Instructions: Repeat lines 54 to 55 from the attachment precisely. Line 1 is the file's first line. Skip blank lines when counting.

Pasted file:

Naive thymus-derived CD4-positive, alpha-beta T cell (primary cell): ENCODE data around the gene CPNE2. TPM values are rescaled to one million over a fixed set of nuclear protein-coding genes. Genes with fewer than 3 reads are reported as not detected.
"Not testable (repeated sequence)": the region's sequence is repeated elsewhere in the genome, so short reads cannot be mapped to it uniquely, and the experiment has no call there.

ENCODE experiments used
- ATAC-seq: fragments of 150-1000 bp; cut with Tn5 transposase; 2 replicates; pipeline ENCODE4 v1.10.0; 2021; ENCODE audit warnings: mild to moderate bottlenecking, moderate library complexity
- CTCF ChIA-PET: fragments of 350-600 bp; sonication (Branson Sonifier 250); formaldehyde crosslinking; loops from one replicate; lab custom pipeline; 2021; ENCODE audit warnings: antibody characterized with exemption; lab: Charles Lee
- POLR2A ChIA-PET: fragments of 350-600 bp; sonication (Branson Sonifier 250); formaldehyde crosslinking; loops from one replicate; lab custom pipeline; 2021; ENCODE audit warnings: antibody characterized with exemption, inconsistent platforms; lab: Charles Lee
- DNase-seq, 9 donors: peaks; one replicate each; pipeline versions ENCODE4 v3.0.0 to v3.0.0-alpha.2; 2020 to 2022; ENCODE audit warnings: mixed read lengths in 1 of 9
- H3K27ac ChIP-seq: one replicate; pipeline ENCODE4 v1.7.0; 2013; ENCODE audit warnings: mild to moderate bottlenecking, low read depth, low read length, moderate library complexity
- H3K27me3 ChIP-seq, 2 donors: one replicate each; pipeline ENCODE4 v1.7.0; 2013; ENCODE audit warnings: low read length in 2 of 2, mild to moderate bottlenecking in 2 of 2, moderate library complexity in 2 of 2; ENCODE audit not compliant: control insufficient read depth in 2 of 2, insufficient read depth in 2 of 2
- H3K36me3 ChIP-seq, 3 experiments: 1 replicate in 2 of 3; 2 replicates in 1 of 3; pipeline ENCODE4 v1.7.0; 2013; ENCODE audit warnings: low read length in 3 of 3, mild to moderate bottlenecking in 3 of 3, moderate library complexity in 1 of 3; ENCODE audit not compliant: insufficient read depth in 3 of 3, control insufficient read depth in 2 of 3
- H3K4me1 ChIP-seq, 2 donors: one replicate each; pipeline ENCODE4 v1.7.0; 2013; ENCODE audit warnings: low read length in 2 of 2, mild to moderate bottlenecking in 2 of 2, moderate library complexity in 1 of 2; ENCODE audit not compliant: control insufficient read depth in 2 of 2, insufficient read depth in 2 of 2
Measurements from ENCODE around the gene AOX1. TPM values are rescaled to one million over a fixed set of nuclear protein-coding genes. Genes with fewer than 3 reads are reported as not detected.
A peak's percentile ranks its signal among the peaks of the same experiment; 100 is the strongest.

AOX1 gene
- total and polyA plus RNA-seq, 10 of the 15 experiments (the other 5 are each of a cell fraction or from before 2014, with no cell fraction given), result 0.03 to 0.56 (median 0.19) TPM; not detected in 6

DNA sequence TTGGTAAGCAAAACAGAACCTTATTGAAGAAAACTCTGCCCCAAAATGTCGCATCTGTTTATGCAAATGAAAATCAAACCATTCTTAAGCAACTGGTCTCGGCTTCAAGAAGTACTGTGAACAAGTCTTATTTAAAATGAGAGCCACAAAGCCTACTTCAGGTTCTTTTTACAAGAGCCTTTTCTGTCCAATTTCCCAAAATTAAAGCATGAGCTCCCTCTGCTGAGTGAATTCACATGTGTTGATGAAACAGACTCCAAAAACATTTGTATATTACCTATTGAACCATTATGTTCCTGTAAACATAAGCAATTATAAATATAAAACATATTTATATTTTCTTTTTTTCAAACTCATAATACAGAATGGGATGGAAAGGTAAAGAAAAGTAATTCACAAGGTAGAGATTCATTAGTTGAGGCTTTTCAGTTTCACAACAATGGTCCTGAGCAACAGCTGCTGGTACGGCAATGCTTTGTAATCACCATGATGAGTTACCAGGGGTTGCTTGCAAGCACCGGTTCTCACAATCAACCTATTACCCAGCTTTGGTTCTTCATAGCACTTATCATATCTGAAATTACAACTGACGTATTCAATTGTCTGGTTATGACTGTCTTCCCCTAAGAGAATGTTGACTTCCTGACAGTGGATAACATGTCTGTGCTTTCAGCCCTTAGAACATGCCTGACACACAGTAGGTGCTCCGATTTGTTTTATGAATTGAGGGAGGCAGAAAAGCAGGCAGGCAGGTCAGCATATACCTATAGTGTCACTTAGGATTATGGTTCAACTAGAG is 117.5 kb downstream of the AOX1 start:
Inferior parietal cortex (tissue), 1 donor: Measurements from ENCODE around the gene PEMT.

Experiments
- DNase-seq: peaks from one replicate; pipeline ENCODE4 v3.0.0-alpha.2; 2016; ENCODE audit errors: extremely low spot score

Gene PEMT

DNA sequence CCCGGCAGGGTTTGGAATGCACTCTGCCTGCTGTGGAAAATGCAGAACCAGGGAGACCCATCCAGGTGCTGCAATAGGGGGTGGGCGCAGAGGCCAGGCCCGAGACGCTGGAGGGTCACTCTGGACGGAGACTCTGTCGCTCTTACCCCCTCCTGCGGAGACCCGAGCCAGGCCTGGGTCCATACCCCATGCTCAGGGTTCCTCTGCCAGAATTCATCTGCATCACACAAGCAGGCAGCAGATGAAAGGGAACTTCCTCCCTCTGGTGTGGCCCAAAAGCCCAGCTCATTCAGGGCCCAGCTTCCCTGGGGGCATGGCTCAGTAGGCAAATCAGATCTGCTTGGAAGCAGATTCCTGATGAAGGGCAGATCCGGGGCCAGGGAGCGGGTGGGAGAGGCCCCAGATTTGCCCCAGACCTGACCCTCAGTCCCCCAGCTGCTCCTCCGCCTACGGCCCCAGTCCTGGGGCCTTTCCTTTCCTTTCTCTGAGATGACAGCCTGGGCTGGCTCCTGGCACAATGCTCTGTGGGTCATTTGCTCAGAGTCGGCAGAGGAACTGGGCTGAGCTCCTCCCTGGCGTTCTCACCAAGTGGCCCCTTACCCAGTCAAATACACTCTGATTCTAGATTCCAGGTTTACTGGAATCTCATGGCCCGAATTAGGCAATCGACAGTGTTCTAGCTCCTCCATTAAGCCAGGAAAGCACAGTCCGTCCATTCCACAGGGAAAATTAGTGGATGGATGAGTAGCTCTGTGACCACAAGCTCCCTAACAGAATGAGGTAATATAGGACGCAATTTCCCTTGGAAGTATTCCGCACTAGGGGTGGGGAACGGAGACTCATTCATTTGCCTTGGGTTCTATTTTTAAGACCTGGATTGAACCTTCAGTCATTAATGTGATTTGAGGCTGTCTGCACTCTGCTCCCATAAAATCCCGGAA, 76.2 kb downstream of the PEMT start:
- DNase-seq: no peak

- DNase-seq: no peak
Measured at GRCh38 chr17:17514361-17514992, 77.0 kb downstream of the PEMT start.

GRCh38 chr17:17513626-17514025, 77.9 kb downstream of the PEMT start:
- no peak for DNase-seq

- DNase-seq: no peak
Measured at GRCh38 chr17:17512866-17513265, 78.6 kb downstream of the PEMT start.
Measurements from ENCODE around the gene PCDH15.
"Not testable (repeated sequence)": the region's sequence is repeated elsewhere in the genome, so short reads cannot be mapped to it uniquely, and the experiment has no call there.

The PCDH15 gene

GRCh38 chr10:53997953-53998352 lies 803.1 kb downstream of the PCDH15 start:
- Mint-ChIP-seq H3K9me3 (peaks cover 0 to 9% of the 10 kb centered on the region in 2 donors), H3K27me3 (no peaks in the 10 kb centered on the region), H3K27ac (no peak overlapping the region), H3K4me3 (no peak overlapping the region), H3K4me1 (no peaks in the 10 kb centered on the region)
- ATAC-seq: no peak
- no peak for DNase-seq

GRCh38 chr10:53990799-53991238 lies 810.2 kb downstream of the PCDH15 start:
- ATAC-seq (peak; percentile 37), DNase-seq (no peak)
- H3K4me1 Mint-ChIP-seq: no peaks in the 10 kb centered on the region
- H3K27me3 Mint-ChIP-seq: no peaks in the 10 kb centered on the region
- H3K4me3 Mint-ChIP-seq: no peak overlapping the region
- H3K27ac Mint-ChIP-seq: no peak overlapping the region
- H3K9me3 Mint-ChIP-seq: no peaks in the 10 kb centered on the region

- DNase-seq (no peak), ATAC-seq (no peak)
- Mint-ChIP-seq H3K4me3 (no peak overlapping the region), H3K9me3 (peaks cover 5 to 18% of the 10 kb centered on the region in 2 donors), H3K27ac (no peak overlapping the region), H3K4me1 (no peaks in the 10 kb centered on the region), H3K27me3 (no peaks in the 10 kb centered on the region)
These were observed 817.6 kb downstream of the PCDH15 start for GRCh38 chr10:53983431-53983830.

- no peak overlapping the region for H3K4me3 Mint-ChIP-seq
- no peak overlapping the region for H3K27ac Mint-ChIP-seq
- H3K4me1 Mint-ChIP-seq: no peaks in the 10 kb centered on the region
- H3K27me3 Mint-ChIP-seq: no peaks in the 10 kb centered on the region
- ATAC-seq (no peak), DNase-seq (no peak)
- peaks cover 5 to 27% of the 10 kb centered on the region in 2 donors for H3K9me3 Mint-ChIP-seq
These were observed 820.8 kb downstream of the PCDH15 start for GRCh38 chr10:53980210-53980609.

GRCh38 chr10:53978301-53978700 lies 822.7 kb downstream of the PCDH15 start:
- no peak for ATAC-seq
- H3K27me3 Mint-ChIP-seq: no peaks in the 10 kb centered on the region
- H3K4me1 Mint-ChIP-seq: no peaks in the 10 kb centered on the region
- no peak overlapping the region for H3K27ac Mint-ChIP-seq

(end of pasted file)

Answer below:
- no peak for ATAC-seq
- H3K27me3 Mint-ChIP-seq: no peaks in the 10 kb centered on the region